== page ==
2014 Invictus Games

Wednesday, September 10, 2014

What is it?

The Invictus Games is an international sports event for wounded, ill and injured service members and veterans. The event is championed by Prince Harry to use the power of sports to inspire recovery, support rehabilitation and generate a wider understanding and respect for those who serve their country. Prince Harry was inspired by his visit to the Warrior Games in Colorado last year and wanted to bring an international version of the event to the United Kingdom.

More than 400 wounded warrior athletes from 14 nations are participating in the 2014 Invictus Games in London, England, from September 10-14. Twenty-two wounded, ill and injured Soldiers and Army veterans are part of the 100-member U.S. Team that includes service members and veterans from Army, Marine Corps, Navy, Air Force and Special Operations Command.

Invictus Games athletes will compete in nine sports: archery, indoor rowing, power lifting, road cycling, sitting volleyball, swimming, track and field, wheelchair basketball and wheelchair rugby.

The Invictus Games showcase the resilient spirit of today's wounded, ill and injured service members from all branches of the military across world. After overcoming significant physical and/or behavioral health injuries, these men and women demonstrate the power of ability over disability and the spirit of competition.

What has the the Army done?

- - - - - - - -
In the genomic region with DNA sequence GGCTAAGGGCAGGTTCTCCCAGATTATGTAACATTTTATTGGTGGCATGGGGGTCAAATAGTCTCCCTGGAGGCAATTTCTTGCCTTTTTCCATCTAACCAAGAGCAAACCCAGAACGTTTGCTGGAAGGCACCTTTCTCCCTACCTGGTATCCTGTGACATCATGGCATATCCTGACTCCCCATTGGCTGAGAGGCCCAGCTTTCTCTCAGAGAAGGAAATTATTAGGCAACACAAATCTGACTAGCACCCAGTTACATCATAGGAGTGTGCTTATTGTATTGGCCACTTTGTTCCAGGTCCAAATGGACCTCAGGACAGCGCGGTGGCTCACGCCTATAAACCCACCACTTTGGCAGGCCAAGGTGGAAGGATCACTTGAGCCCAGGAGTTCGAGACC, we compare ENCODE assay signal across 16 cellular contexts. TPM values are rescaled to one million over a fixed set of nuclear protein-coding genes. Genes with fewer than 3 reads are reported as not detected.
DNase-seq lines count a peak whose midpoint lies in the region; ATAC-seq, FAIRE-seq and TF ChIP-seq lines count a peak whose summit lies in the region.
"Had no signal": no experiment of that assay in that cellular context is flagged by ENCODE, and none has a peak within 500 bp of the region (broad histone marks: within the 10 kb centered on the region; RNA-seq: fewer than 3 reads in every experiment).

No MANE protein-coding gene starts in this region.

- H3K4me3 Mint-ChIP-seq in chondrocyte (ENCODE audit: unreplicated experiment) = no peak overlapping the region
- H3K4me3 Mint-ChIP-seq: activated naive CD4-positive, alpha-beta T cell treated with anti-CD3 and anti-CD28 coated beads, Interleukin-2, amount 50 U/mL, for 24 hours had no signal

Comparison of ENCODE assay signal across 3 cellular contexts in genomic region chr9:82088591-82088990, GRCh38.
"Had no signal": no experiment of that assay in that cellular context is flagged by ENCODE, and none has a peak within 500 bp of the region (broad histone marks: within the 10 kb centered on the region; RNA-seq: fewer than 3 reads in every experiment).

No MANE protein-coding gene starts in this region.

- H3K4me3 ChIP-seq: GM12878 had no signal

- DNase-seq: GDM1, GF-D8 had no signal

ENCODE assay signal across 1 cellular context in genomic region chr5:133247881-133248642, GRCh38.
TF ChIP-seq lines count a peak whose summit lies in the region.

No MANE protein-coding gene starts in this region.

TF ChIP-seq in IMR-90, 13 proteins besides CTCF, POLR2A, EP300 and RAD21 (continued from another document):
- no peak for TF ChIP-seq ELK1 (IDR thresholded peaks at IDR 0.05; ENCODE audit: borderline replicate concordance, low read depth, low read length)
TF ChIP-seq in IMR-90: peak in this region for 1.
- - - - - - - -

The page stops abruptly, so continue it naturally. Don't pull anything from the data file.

At 26 Warrior Transition Units (WTUs) across the country, wounded, ill or injured Soldiers have one mission: to heal and prepare for transition. Adaptive reconditioning activities, including adaptive sports, are a valuable recovery tool incorporated into most WTU Soldiers' recovery plans across the Warrior Care and Transition Program.

What efforts does the Army plan to continue in the future?

Adaptive sports and adaptive reconditioning activities are linked to a variety of benefits for wounded, ill and injured service members across all branches of the military:

  • -- less stress
  • -- reduced dependency on pain and depression medication
  • -- fewer secondary medical conditions (i.e. diabetes, hypertension)
  • -- higher achievement in education and employment
  • -- increased independence
  • -- increased self-confidence
  • -- increased mobility

Participation in sports and as part of a team also helps Soldiers adapt more easily and lessens behavioral health problems.

Why is this important to the Army?

Invictus Games showcase the resilience, strength and abilities of the Army's wounded, ill or injured and highlights the Army's commitment to these Soldiers, veterans and their families. Invictus Games reinforce the commitment of the Army to care for all of its Soldiers -- wounded, ill or injured.

Resources:

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Current & Upcoming Events

Focus Quote of the Day

When I was first timed in the 100, I ran something like a 14.60. But I realized I could still run. That was all I really cared about.

- Sgt. Ryan McIntosh, a para-track and field competitor in the U.S. Army World Class Athlete Program, speaks about how he evolved to keep pace with the growing population of adaptive athletes and plans to medal in the 100-meter dash, 400-meter relay, discus, javelin, seated volleyball and wheelchair basketball at the inaugural Invictus Games, Sept. 10-14, in London.

World Class Athlete Program Soldier set for Invictus

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